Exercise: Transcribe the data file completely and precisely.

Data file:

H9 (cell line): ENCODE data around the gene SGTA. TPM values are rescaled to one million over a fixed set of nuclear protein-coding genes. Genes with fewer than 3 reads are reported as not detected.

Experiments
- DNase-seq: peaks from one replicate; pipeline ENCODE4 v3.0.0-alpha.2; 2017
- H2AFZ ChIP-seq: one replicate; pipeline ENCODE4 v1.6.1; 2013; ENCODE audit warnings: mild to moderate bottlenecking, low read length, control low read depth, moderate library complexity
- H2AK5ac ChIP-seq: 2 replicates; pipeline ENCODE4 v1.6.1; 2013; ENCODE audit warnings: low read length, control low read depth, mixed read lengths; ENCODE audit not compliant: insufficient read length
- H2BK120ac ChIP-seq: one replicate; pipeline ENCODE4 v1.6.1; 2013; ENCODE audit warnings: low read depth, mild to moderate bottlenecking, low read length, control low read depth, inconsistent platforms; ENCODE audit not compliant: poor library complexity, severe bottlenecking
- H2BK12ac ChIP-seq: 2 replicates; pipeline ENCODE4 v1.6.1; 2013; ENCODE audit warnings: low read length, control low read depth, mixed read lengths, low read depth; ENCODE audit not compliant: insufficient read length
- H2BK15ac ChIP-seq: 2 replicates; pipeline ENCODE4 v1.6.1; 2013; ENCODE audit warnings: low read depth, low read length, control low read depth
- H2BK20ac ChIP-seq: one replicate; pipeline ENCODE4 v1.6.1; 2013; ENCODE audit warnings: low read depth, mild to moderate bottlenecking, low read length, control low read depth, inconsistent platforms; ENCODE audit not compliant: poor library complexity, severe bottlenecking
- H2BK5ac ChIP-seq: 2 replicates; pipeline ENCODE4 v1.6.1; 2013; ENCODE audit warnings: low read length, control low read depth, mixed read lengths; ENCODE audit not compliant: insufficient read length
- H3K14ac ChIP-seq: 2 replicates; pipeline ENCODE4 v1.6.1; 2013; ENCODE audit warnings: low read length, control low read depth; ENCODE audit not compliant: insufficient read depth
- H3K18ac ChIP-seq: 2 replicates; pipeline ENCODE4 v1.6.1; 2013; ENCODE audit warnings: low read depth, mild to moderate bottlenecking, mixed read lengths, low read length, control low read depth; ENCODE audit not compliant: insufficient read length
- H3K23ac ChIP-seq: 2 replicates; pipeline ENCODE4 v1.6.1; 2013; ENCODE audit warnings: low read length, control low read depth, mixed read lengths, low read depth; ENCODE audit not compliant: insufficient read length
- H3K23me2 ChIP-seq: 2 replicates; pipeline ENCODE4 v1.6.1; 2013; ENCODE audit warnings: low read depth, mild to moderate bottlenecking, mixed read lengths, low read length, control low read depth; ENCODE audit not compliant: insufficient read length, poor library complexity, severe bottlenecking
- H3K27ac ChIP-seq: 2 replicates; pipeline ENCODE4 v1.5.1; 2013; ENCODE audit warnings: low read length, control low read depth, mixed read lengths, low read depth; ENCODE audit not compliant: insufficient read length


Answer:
H9 (cell line): ENCODE data around the gene SGTA. TPM values are rescaled to one million over a fixed set of nuclear protein-coding genes. Genes with fewer than 3 reads are reported as not detected.

Experiments
- DNase-seq: peaks from one replicate; pipeline ENCODE4 v3.0.0-alpha.2; 2017
- H2AFZ ChIP-seq: one replicate; pipeline ENCODE4 v1.6.1; 2013; ENCODE audit warnings: mild to moderate bottlenecking, low read length, control low read depth, moderate library complexity
- H2AK5ac ChIP-seq: 2 replicates; pipeline ENCODE4 v1.6.1; 2013; ENCODE audit warnings: low read length, control low read depth, mixed read lengths; ENCODE audit not compliant: insufficient read length
- H2BK120ac ChIP-seq: one replicate; pipeline ENCODE4 v1.6.1; 2013; ENCODE audit warnings: low read depth, mild to moderate bottlenecking, low read length, control low read depth, inconsistent platforms; ENCODE audit not compliant: poor library complexity, severe bottlenecking
- H2BK12ac ChIP-seq: 2 replicates; pipeline ENCODE4 v1.6.1; 2013; ENCODE audit warnings: low read length, control low read depth, mixed read lengths, low read depth; ENCODE audit not compliant: insufficient read length
- H2BK15ac ChIP-seq: 2 replicates; pipeline ENCODE4 v1.6.1; 2013; ENCODE audit warnings: low read depth, low read length, control low read depth
- H2BK20ac ChIP-seq: one replicate; pipeline ENCODE4 v1.6.1; 2013; ENCODE audit warnings: low read depth, mild to moderate bottlenecking, low read length, control low read depth, inconsistent platforms; ENCODE audit not compliant: poor library complexity, severe bottlenecking
- H2BK5ac ChIP-seq: 2 replicates; pipeline ENCODE4 v1.6.1; 2013; ENCODE audit warnings: low read length, control low read depth, mixed read lengths; ENCODE audit not compliant: insufficient read length
- H3K14ac ChIP-seq: 2 replicates; pipeline ENCODE4 v1.6.1; 2013; ENCODE audit warnings: low read length, control low read depth; ENCODE audit not compliant: insufficient read depth
- H3K18ac ChIP-seq: 2 replicates; pipeline ENCODE4 v1.6.1; 2013; ENCODE audit warnings: low read depth, mild to moderate bottlenecking, mixed read lengths, low read length, control low read depth; ENCODE audit not compliant: insufficient read length
- H3K23ac ChIP-seq: 2 replicates; pipeline ENCODE4 v1.6.1; 2013; ENCODE audit warnings: low read length, control low read depth, mixed read lengths, low read depth; ENCODE audit not compliant: insufficient read length
- H3K23me2 ChIP-seq: 2 replicates; pipeline ENCODE4 v1.6.1; 2013; ENCODE audit warnings: low read depth, mild to moderate bottlenecking, mixed read lengths, low read length, control low read depth; ENCODE audit not compliant: insufficient read length, poor library complexity, severe bottlenecking
- H3K27ac ChIP-seq: 2 replicates; pipeline ENCODE4 v1.5.1; 2013; ENCODE audit warnings: low read length, control low read depth, mixed read lengths, low read depth; ENCODE audit not compliant: insufficient read length